How can people better protect themselves from COVID-19's effects? "The virus is so contagious that your immune system isn't enough on its own. That's why people need to get vaccinated. But if you get sick, it's vital that you have resistance; then you have a high chance of recovery," says Prof. Koen Joosten of Erasmus MC in Rotterdam, the Netherlands. To strengthen our resilience, we need to focus on two things, says the pediatrician: exercise and healthy eating.
"Exercise and healthy eating go hand in hand. When you exercise, you develop a healthy appetite. After exercising, you're more likely to eat something that suits your active lifestyle: a healthy snack instead of an unhealthy one." That is why Dr. Joosten is disappointed in the Dutch government. It is now showing little interest in either of these factors, even though they are the basis of a healthy lifestyle.
It was recently decided to pull the plug on the National Fruit and Vegetable Action Plan (NAGF). "It's been two years of this global pandemic. And I have to wonder why we're not working together to somehow get the Netherlands healthier? We're stuck with measures that are supposed to deliver immediate results, while hardly anything is being done for the long term," remarks Dr. Joosten.
"The NAGF's ironhanded closure could easily be classified as the destruction of resources. After all, the NAGF campaigns continuously kept highlighting the importance of healthy eating. These included the National Vegetable and Fruit Day and supermarket and bus shelter campaigns. The NAGF also very creatively displayed fruit and vegetables on the Veggipedia website."
"The government is now leaving the fruit and vegetable sector to its own again. While, in my opinion, the topic is of incredible social importance," Dr. Joosten continues. And then, he is not even referring to how much health care costs the treasury department. It is simply about people's physical and mental health. "People who eat more fruits and vegetables feel fitter."
"Their bodies function better and become stronger. All that contributes to improved well-being. The NAGF kept its finger on the pulse, gathering news and raising awareness. For that, it relied on a steering committee and people who were willing to step up. They were doing so well and becoming increasingly better-known in the Netherlands. Now, everything is being thrown to the wayside."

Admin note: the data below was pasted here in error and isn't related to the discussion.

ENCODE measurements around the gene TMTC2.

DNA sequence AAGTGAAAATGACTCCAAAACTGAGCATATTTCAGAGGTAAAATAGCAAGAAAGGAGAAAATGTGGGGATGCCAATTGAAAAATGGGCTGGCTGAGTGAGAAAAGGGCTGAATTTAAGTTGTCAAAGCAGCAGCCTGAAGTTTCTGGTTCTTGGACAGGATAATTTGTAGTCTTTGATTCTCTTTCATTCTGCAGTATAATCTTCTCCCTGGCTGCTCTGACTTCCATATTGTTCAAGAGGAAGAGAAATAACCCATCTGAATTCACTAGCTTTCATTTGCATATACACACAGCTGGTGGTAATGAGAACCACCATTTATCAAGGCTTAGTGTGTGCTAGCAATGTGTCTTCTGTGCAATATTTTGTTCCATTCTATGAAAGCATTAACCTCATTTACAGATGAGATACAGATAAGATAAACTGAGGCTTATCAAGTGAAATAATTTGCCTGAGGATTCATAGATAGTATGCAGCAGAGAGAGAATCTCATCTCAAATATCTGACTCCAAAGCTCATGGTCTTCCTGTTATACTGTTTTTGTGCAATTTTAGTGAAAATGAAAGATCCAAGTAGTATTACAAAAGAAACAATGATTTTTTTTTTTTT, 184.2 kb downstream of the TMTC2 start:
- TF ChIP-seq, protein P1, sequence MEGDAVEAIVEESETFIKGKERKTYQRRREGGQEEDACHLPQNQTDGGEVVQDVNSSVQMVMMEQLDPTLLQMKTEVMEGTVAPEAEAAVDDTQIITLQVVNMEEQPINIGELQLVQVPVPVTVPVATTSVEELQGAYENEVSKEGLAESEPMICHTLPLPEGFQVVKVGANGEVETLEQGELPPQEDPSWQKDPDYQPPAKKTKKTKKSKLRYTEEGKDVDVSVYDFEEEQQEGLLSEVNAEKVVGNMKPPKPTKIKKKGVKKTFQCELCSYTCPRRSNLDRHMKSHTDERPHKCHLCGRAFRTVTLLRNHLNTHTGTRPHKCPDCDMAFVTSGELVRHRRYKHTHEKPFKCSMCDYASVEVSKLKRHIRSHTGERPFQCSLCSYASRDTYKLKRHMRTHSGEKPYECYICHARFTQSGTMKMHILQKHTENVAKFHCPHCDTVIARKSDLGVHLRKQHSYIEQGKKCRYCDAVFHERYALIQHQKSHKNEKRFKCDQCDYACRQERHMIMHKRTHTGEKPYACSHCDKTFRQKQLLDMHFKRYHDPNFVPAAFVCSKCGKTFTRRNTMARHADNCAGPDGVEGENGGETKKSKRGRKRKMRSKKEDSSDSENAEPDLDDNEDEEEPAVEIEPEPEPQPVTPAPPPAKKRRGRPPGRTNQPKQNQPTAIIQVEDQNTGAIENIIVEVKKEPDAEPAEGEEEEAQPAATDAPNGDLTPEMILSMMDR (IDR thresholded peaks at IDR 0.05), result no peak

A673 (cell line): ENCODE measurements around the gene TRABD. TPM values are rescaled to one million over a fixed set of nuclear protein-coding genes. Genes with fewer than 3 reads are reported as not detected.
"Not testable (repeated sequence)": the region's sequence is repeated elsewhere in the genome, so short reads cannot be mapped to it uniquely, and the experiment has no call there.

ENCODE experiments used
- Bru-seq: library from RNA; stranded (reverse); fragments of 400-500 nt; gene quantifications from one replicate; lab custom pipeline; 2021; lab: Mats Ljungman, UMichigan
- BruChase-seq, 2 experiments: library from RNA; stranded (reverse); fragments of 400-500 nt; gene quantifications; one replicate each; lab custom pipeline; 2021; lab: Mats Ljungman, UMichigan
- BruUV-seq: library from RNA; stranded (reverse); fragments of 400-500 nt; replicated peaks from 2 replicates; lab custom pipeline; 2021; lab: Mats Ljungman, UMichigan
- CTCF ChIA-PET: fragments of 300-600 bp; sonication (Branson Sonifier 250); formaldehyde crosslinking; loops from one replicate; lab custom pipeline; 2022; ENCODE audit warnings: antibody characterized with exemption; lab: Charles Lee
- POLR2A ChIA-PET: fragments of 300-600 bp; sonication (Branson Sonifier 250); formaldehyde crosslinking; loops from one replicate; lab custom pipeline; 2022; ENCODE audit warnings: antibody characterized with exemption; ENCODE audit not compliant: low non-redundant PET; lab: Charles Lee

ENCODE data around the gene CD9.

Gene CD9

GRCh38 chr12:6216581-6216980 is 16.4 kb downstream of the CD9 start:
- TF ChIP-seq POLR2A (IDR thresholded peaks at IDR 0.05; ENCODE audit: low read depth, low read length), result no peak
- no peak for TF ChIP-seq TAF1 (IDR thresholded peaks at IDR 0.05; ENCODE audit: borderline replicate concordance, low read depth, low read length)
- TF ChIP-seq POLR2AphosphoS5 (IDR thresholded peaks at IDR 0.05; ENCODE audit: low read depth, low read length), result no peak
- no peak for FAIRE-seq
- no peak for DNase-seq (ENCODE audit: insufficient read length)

What does a healthy lifestyle hinge on?
The doctor believes people must move toward what he calls a new health standard. "How do we ensure that sickly people develop a new norm? And that people can live healthier, improved lives again? I think fruits and vegetables play a pivotal role in this. A healthy lifestyle hinges on vegetables. Perhaps the whole retail sector should be upended. Because, currently, most store products are unhealthy."
"What if we used advertising and awareness-raising campaigns to emphasize healthy products instead of, say, soft drinks? Also, the government could remove VAT from healthy products, thus making them cheaper. And taxing unhealthy products with things like a sugar tax. The country will then see both short and long-term benefits. People will eat fewer unhealthy products. And there'll be tax money for starting and boosting health campaigns," explains Dr. Joosten.
"But we shouldn't head toward prohibition; we should try to encourage the positive. Anyone convinced of fruit and vegetables' importance will eat less meat anyway. Because besides soft drinks, too much meat is also unhealthy." Meat consumption must also begin declining in the context of reducing CO2 emissions and saving the environment.
Awareness is key
Raising awareness is key to Dr. Joosten's vision. Here, he is thinking of large campaigns to promote healthy products. These include sharing information about how much you should eat and how you can prepare healthy meals. These can be national or local, and can target the entire society or certain groups of people.
Children, youngs, the elderly, but also pregnant or nursing people, for example, must be included. "It's essential to include everyone. Because each stage of life has different needs. And 'what is learned in the cradle is carried to the grave’. So let's definitely not forget the youngest among us," concludes the pediatrician.